In the past, some people did not take me seriously. When I first set up my business, I went to my local bank and told them I was opening a bank account to set up my business to become a motivational speaker. The male bank manager laughed at me and really didn’t think I was serious! As you can imagine, I changed bank to move to a more supportive person. Now if I find people being sceptical with me, I turn it into an advantage, a driver to move me forward. When I go to many industry events, I am still one of a few women there. You stand out and get noticed, and now I leverage that. It’s all about how you turn a challenge to your advantage. In a positive way, I prefer to say « I’ll show you » rather than let others try to defeat me.
What do you think is key to your company’s success?
We are a small company and I believe we make a big difference to our clients. I think our success comes from the fact that we have strong brand values, which we deliver on, so that our client’s will refer us onto other contacts and colleagues. It’s about what we do and how we do it. We have a genuine passion to help leaders and entrepreneurs achieve more than they imagine is possible. We see everyone as human beings, regardless of their job title and genuinely listen to them. We are not transactional with our clients, rather we really connect with them at a very human level. That makes a huge difference and they feel it.
If you could do one thing differently, what would it be?
For me, it was when I had to make the tough decision about Mission Possible – should I grow the company to become bigger or not? It would have been an easier decision to make, had I been more honest with myself earlier on.
I realised that I am better at inspiring others and should stick to what I’m really good at rather than what I thought I should do. I would have tried to be quicker at spotting where my true passion lay.
But I like to finish things I start, and I learned that sometimes, you just have to walk away from something, even if it’s not finished.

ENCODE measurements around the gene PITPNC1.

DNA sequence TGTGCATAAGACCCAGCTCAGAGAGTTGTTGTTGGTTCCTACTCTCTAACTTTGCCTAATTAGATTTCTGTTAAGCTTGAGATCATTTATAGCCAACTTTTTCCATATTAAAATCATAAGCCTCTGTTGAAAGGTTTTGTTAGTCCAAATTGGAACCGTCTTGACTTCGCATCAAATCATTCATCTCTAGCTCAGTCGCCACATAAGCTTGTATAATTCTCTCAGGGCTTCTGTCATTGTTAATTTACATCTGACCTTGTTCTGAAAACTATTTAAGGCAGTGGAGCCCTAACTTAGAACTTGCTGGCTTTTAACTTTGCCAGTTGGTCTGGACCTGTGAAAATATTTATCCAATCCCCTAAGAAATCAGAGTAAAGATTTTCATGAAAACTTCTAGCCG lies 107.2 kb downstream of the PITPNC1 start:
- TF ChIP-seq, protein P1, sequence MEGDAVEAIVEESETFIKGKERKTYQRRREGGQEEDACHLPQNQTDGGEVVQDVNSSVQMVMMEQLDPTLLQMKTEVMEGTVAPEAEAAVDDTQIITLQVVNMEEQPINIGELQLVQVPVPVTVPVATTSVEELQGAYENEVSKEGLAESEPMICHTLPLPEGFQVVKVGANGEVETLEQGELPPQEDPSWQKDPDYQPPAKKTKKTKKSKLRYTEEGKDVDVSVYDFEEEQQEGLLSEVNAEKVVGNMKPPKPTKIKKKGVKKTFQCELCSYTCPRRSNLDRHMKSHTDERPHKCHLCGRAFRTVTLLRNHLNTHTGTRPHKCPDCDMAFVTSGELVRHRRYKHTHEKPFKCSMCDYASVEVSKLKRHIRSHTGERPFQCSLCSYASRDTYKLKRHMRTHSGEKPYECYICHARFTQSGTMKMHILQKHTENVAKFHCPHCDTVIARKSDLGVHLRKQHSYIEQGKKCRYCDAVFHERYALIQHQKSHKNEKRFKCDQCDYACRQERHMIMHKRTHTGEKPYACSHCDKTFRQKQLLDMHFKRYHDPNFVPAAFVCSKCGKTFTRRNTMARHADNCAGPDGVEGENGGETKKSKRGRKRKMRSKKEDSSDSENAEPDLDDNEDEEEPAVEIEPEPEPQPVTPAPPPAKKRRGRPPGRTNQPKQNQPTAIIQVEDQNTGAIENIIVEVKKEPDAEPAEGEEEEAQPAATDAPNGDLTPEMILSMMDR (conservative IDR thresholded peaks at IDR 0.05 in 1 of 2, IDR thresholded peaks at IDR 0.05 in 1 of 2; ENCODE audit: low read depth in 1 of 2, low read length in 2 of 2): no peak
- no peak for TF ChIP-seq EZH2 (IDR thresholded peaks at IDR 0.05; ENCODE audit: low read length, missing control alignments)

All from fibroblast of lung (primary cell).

What would you say to others to encourage them to become entrepreneurs?
Just think about the word ‘enterprising’ rather than entrepreneur (this word can scare people). How can you be enterprising? Whether it’s fundraising for your school or setting up a business, there are different ways to be enterprising. When you have practised being enterprising in different ways, then setting up your own business doesn’t seem so scary. When I coach people and explore areas they have a skillset in and help them realise this, it changes what the word entrepreneur means to us. Practise the skill of being enterprising ! If you re-frame how people see themselves, it can make a big difference!
How would you describe your leadership style?
I would say that I am inspiring! Over the past few years, the people I have worked with show me that with my enthusiasm and commitment (even when there is little cash), I can inspire them with a bigger vision and bring them along the way with me. I engage people’s energy and enthusiasm. Being an enthusiastic person and can take you a long way, even through the most mundane and routine tasks. Just think how those tasks fit into the overall scheme of things and move forward.
What advice would you give to your younger self?
When I was younger, I believed that ‘taking action’ was everything. Now I’m doing more reflecting to make sense of the world.
Don’t be so focused on jumping to action and ‘doing things’ – most times thinking and reflecting first can lead to better actions, and focusing on the right things to do. I now know I should have done more reflecting earlier.
What do you want to achieve in the next 5 years?
My current quest is for the business to go global, by thinking bigger and making a difference at an international level. Over the past few years, I’ve have been able to do a good job motivating people in Europe and the U.S. Now I want to find opportunities to do great work elsewhere. I firmly believe that opportunities come out of the least expected occasions.
Follow your instinct, spot and seize the opportunities that come along, remember to be agile and flexible.
That’s my motto to bring us forward on the global scene.
3 key words to describe yourself:
- Action-Oriented – a ‘doer’